in flood-risk areas, councils have said. The LGA is calling for mandatory anti-flood

requirements to be put in place for new homes and businesses. It says these should include

raised electrical sockets, sealed floors and wiring above floor level.

Cllr Martin Tett, LGA Environment spokesman, said: "It would be easy and inexpensive for

developers to introduce a raft of measures to ensure homes and offices are more flood

proof. These include sealing floors, raising damp-proofing courses and putting electricity

meters on upper-floors so homes still have power when flood water hits. These simple and

straightforward steps could in the long term save thousands of homes and businesses from

some of the catastrophic damage and trauma which we saw this winter. We are urging the

Government to make it a mandatory requirement for builders in at-risk areas to better

protect properties from flooding."

Deputy Chairman of the LGA, Cllr Peter Fleming, told Sky News that the Government and

the construction industry must "step up to the plate" to stop homes being devastated in

future storms. He said: "These are simple, low cost changes that can easily be made that

would actually make a massive difference to people that have been affected by flooding."

In response the Government said the proposed changes would "wrap the sector in red

tape". Cllr Fleming spoke on Sky News and has also been interviewed by Sky News Radio.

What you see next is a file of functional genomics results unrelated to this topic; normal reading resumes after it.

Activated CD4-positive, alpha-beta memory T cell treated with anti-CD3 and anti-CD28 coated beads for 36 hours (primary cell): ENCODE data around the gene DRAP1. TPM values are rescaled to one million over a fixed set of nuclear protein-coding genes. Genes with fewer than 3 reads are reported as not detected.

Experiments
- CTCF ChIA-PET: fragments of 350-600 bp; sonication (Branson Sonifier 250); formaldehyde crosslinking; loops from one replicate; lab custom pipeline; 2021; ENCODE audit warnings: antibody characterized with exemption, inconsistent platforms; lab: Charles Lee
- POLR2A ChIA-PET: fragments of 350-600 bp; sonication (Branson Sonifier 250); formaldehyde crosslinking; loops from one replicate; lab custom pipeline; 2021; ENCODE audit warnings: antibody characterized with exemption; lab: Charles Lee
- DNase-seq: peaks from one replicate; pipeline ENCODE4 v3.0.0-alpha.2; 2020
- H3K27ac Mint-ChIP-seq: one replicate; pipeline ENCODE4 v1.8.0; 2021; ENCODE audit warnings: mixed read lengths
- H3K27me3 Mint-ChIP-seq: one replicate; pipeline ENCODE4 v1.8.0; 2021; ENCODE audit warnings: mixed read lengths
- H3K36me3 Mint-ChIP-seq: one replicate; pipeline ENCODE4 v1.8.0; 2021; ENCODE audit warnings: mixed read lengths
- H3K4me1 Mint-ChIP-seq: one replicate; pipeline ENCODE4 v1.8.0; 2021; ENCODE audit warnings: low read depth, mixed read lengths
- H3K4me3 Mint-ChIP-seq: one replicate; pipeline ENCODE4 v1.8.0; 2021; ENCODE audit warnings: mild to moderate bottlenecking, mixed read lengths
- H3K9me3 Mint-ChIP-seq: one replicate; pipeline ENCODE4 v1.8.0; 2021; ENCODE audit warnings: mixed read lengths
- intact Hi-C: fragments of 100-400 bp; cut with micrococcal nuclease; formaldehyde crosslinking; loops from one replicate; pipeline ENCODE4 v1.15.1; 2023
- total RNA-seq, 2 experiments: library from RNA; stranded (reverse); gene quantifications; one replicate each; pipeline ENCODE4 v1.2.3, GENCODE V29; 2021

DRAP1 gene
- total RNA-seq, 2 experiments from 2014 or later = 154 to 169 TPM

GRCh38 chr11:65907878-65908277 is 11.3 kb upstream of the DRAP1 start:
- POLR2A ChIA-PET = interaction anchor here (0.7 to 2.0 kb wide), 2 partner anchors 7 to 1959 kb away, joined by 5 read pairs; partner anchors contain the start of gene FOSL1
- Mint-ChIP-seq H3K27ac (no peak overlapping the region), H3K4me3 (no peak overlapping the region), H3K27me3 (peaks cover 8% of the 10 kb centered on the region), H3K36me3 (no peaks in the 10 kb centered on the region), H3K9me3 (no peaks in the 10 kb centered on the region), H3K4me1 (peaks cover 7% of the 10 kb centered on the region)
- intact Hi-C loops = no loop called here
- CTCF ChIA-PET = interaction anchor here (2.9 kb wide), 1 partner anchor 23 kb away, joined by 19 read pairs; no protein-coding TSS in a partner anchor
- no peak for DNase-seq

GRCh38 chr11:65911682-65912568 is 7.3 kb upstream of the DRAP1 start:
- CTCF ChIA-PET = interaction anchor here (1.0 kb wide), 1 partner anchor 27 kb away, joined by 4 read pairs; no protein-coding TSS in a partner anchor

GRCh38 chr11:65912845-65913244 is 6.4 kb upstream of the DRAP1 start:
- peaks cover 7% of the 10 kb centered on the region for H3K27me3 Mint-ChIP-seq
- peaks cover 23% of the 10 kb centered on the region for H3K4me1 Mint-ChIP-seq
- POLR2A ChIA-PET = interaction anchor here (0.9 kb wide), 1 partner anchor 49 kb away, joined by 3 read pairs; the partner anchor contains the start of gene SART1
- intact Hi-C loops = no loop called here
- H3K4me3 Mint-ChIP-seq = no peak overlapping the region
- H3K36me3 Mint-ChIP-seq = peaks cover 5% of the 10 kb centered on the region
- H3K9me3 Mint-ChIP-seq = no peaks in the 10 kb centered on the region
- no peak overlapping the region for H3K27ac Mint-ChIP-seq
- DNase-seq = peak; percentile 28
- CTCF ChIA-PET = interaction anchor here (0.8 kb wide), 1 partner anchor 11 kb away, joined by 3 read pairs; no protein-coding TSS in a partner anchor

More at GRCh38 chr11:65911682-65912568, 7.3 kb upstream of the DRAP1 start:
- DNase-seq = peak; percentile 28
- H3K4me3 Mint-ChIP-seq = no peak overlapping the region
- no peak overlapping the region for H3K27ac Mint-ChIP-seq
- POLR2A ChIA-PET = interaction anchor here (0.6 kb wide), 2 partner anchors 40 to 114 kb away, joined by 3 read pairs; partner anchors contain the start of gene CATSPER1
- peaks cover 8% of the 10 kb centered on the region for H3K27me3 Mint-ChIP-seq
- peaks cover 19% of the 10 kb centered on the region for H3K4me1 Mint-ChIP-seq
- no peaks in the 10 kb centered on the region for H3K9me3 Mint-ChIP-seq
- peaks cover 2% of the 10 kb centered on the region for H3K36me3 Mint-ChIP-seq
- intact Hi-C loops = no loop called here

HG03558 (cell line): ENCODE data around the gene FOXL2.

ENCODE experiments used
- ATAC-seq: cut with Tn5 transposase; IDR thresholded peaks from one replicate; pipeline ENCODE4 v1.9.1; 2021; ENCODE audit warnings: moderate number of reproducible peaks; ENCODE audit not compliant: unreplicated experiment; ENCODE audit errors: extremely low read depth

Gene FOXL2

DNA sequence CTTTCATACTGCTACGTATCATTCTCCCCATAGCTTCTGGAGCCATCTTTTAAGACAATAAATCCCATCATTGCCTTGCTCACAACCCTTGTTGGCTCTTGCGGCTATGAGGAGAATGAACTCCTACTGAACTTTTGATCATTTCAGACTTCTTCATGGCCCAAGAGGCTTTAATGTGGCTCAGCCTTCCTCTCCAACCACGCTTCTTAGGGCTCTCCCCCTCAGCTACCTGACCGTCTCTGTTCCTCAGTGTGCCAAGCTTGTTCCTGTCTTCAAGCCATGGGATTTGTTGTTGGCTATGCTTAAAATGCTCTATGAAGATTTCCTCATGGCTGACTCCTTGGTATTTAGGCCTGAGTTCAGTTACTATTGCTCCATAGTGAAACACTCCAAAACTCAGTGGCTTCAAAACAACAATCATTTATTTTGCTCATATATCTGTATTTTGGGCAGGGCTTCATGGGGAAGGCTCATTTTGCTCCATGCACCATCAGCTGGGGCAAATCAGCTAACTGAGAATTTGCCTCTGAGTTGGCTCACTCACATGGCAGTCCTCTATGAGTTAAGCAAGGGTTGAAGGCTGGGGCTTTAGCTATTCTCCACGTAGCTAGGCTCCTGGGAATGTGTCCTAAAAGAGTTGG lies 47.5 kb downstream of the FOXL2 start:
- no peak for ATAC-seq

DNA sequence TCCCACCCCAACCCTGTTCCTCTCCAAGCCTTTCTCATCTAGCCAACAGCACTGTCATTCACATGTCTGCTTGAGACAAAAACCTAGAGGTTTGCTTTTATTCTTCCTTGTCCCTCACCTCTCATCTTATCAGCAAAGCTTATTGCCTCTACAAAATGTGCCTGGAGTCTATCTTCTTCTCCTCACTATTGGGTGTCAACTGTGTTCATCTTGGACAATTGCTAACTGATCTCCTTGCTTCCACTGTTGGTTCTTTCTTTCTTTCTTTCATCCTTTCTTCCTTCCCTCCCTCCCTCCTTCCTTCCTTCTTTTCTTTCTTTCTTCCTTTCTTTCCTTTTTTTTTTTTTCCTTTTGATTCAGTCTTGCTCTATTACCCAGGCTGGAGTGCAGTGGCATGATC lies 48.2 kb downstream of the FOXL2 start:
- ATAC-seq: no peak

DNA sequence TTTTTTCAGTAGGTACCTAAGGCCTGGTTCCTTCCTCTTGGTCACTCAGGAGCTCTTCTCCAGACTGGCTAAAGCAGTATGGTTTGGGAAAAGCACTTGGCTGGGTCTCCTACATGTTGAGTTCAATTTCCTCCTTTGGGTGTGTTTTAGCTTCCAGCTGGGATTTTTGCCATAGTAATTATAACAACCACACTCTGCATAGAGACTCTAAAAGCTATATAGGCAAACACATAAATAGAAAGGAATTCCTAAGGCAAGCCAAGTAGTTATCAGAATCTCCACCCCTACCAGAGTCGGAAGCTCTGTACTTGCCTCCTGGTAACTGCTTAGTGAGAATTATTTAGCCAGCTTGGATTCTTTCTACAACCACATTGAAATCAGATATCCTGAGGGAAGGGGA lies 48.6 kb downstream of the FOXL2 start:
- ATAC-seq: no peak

A joint government and

insurance industry initiative

Making insurance available and affordable

for homes affected by flooding

What is Flood Re?

Flood Re is a joint Government and insurance industry initiative to enable you to find

affordable insurance for qualifying properties that are at risk of flooding or have

been flooded.Part of our work also involves helping you find out more about flood

risks to your home and how you can help to reduce them.

Can Flood Re help me?

Flood Re works in the background, helping the insurance industry offer more

affordable insurance to everyone with eligible properties that may be at risk of flooding.

It is estimated that

around 5.3 million properties

are at risk of flooding in the UK

Total pay outs as a result

of the 2015/16 floods

were estimated to reach

£1.3 billion

2

References: 1. The Environment Agency; The Scottish Environment Protection Agency; The Welsh Government

2. The Association Of British Insurers

3. The Environment Agency

1

After flooding insurance prices

and excesses can often become

unaffordable

Nearly 10,000 homeowners

made claims during the flooding

2

in 2015/16

What do I need to do?

1. Talk to your insurer and ask them if your home is eligible for the Flood Re Scheme

(details of our eligibility are set out on our website).

2. Be prepared to shop around.

3. Remember, finding the right advice and products is important.

Do I make my claims through Flood Re?

No. You will continue to buy insurance and make claims through your insurer

in the same way as you do now.

What can I do to prevent flooding?

Find out more about flood risk levels in your area and how to minimise the impact

on your property: www.gov.uk/prepare-for-a-flood

Fully repairing and

restoring a flooded

home can cost

between £20,000

2

and £45,000

Over 2.8 million properties are

at risk from surface water

3

More than 2.4 million

properties are at risk from

3

rivers or the sea alone

Last year more than 3,000 families

had to be housed in alternative